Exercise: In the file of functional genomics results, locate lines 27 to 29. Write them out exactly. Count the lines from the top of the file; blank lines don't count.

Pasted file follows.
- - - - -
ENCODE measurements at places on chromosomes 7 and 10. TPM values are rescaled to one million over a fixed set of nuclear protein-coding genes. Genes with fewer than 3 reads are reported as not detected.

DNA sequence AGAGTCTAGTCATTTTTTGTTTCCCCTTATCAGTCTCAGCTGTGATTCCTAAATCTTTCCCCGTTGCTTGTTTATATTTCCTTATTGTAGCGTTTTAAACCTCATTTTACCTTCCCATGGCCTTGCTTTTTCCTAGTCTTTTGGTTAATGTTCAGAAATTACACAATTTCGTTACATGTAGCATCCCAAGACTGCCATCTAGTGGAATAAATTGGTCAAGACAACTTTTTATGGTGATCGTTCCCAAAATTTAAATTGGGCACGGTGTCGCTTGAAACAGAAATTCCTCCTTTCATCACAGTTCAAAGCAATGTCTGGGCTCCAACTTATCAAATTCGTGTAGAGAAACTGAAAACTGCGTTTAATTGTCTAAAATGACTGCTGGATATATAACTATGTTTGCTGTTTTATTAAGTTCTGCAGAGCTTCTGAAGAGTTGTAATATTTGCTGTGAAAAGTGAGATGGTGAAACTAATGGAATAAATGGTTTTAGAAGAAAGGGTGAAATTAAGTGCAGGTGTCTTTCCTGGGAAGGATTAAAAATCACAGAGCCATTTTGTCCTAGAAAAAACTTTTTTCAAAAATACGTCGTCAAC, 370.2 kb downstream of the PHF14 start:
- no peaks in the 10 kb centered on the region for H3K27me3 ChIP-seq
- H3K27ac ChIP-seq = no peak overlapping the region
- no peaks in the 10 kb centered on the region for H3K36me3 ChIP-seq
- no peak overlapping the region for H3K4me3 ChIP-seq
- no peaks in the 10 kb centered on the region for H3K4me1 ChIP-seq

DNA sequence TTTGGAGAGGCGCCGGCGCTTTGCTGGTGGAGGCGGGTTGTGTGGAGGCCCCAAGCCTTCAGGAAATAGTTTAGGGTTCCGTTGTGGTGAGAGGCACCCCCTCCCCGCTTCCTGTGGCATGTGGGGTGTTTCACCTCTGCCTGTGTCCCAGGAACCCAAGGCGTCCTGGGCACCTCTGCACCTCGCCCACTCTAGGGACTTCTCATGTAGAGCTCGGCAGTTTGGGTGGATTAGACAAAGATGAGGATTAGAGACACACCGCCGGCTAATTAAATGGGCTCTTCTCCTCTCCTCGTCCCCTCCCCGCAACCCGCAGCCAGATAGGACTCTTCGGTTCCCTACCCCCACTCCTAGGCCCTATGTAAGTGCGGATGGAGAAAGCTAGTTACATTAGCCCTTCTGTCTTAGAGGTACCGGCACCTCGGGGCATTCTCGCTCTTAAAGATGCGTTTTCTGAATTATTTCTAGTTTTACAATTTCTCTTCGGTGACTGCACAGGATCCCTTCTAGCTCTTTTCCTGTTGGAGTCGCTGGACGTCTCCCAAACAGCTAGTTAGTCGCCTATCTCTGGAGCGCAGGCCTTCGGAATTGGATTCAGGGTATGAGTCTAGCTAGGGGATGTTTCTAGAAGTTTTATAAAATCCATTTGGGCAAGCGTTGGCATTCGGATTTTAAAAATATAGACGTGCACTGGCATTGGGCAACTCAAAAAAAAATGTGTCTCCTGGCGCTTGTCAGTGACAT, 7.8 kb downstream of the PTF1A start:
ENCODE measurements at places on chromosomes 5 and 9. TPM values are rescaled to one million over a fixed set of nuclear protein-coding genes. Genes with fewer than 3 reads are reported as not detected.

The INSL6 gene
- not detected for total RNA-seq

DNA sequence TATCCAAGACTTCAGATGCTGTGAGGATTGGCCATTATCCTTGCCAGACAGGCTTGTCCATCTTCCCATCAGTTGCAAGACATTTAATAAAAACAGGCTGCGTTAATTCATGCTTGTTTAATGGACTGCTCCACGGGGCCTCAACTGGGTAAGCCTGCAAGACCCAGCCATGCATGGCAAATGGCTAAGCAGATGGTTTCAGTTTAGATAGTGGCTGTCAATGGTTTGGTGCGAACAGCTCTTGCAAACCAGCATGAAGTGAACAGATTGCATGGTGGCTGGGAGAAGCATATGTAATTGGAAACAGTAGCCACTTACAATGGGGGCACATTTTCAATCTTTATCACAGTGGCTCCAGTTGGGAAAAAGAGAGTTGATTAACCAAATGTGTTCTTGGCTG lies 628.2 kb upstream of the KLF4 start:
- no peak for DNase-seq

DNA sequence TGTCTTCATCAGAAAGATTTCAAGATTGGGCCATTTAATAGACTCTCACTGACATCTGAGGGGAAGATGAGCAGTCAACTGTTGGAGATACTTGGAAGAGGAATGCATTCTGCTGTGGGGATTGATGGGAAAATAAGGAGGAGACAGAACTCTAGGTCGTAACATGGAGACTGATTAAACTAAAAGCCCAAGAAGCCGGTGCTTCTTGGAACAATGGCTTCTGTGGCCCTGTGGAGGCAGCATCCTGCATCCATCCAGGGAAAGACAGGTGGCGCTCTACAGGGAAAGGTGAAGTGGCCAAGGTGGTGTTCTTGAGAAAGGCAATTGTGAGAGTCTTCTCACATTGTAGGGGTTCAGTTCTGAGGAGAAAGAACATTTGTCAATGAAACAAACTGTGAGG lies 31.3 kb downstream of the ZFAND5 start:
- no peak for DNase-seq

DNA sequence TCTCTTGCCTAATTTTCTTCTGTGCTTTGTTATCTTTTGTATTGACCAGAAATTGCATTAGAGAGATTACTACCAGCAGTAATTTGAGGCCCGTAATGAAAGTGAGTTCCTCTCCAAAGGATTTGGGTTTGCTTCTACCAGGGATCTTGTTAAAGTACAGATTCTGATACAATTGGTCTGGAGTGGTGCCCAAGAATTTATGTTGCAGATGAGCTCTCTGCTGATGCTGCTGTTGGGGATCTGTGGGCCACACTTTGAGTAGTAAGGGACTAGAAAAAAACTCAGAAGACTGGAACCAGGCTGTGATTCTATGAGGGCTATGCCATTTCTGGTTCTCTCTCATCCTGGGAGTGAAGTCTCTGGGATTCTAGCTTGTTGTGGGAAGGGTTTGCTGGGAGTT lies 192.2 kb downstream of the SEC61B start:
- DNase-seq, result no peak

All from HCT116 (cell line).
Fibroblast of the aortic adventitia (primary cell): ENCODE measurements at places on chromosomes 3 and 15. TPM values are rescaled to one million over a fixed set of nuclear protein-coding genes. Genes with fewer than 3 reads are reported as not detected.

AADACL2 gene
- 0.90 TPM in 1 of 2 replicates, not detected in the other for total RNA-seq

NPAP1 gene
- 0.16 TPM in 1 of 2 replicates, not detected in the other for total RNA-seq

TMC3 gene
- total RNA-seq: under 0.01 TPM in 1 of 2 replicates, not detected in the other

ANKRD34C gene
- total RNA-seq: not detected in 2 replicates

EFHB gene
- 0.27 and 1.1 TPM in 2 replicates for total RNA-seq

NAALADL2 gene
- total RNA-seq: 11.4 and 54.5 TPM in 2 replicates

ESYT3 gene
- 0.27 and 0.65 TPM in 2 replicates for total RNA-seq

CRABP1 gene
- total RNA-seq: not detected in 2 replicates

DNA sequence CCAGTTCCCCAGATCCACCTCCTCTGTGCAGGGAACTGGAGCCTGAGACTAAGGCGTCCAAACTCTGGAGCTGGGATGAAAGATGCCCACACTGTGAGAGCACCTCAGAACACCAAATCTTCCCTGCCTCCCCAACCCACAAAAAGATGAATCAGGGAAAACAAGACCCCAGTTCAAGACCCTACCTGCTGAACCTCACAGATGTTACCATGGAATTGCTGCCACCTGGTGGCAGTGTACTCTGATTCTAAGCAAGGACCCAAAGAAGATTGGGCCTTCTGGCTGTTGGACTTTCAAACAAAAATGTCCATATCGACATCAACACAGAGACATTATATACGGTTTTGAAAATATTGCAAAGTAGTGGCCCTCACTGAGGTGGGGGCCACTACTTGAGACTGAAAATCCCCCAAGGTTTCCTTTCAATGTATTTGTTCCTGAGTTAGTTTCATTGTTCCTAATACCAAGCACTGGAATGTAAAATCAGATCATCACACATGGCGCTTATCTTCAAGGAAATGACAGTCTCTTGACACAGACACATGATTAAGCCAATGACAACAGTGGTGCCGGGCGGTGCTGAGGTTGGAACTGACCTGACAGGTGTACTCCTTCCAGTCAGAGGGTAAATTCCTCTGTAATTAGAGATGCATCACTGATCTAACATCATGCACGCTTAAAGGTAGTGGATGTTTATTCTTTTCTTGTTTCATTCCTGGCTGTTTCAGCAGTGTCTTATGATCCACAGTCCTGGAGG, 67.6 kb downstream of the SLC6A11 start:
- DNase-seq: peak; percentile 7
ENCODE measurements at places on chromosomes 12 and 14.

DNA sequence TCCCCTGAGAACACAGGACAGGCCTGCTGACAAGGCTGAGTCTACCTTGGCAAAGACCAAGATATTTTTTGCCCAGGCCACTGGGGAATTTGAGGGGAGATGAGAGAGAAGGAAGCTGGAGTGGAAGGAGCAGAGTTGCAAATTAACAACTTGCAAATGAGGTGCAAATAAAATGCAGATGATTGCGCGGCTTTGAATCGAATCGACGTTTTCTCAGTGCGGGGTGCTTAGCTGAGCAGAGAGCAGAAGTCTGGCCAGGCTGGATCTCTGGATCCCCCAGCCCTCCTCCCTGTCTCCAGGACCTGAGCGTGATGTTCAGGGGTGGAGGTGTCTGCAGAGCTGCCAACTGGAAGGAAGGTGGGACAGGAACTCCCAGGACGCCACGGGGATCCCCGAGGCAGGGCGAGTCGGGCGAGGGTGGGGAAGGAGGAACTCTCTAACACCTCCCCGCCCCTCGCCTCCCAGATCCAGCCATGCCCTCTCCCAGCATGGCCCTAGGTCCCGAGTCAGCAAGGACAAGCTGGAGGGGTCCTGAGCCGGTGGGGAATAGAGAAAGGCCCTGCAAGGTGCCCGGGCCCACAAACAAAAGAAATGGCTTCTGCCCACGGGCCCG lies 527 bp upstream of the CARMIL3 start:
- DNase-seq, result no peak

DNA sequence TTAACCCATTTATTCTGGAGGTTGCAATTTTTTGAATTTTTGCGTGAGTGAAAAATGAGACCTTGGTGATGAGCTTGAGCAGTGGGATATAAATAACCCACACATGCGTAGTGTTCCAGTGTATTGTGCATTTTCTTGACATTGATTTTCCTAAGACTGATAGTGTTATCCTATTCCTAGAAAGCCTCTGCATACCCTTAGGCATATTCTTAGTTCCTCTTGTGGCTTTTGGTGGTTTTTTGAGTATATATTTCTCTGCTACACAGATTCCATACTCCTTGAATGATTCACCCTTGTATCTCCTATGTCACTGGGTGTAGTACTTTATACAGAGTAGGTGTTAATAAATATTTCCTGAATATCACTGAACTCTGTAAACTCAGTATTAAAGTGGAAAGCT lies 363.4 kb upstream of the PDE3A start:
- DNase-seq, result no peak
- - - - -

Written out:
- total RNA-seq: not detected in 2 replicates

EFHB gene
- 0.27 and 1.1 TPM in 2 replicates for total RNA-seq